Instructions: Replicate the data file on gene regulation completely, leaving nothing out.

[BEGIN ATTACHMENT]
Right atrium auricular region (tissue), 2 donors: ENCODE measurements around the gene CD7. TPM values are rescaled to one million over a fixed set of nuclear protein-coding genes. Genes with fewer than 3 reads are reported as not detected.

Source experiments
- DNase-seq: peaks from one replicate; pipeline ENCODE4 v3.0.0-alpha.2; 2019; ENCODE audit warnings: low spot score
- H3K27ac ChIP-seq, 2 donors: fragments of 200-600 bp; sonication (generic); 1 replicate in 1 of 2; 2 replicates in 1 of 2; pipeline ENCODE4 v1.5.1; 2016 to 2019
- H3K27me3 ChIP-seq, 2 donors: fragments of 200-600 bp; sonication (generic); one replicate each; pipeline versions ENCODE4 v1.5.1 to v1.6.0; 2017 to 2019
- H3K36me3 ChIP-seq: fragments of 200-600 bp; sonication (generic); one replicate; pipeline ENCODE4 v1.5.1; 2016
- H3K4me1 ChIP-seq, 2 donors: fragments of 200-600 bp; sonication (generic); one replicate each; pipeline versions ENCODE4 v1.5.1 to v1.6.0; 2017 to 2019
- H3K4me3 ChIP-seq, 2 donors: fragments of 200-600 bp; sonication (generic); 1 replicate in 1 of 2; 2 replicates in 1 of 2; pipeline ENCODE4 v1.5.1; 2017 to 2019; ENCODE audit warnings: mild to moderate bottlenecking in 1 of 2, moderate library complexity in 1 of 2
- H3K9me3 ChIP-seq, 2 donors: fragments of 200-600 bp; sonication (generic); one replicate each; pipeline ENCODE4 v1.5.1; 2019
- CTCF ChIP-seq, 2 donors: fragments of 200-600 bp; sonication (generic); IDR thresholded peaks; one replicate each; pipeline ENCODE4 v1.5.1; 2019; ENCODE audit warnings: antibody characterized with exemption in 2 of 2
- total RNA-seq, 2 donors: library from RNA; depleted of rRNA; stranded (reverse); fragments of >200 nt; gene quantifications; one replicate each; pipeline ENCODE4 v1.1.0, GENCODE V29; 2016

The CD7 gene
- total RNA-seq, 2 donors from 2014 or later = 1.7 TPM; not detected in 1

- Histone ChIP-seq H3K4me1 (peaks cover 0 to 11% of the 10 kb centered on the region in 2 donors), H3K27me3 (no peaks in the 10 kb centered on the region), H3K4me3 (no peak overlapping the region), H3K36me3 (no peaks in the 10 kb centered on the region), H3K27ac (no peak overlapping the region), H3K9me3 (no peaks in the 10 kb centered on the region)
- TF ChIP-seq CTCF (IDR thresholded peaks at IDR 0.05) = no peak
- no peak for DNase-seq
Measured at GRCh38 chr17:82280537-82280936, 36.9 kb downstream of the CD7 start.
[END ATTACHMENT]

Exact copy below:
Right atrium auricular region (tissue), 2 donors: ENCODE measurements around the gene CD7. TPM values are rescaled to one million over a fixed set of nuclear protein-coding genes. Genes with fewer than 3 reads are reported as not detected.

Source experiments
- DNase-seq: peaks from one replicate; pipeline ENCODE4 v3.0.0-alpha.2; 2019; ENCODE audit warnings: low spot score
- H3K27ac ChIP-seq, 2 donors: fragments of 200-600 bp; sonication (generic); 1 replicate in 1 of 2; 2 replicates in 1 of 2; pipeline ENCODE4 v1.5.1; 2016 to 2019
- H3K27me3 ChIP-seq, 2 donors: fragments of 200-600 bp; sonication (generic); one replicate each; pipeline versions ENCODE4 v1.5.1 to v1.6.0; 2017 to 2019
- H3K36me3 ChIP-seq: fragments of 200-600 bp; sonication (generic); one replicate; pipeline ENCODE4 v1.5.1; 2016
- H3K4me1 ChIP-seq, 2 donors: fragments of 200-600 bp; sonication (generic); one replicate each; pipeline versions ENCODE4 v1.5.1 to v1.6.0; 2017 to 2019
- H3K4me3 ChIP-seq, 2 donors: fragments of 200-600 bp; sonication (generic); 1 replicate in 1 of 2; 2 replicates in 1 of 2; pipeline ENCODE4 v1.5.1; 2017 to 2019; ENCODE audit warnings: mild to moderate bottlenecking in 1 of 2, moderate library complexity in 1 of 2
- H3K9me3 ChIP-seq, 2 donors: fragments of 200-600 bp; sonication (generic); one replicate each; pipeline ENCODE4 v1.5.1; 2019
- CTCF ChIP-seq, 2 donors: fragments of 200-600 bp; sonication (generic); IDR thresholded peaks; one replicate each; pipeline ENCODE4 v1.5.1; 2019; ENCODE audit warnings: antibody characterized with exemption in 2 of 2
- total RNA-seq, 2 donors: library from RNA; depleted of rRNA; stranded (reverse); fragments of >200 nt; gene quantifications; one replicate each; pipeline ENCODE4 v1.1.0, GENCODE V29; 2016

The CD7 gene
- total RNA-seq, 2 donors from 2014 or later = 1.7 TPM; not detected in 1

- Histone ChIP-seq H3K4me1 (peaks cover 0 to 11% of the 10 kb centered on the region in 2 donors), H3K27me3 (no peaks in the 10 kb centered on the region), H3K4me3 (no peak overlapping the region), H3K36me3 (no peaks in the 10 kb centered on the region), H3K27ac (no peak overlapping the region), H3K9me3 (no peaks in the 10 kb centered on the region)
- TF ChIP-seq CTCF (IDR thresholded peaks at IDR 0.05) = no peak
- no peak for DNase-seq
Measured at GRCh38 chr17:82280537-82280936, 36.9 kb downstream of the CD7 start.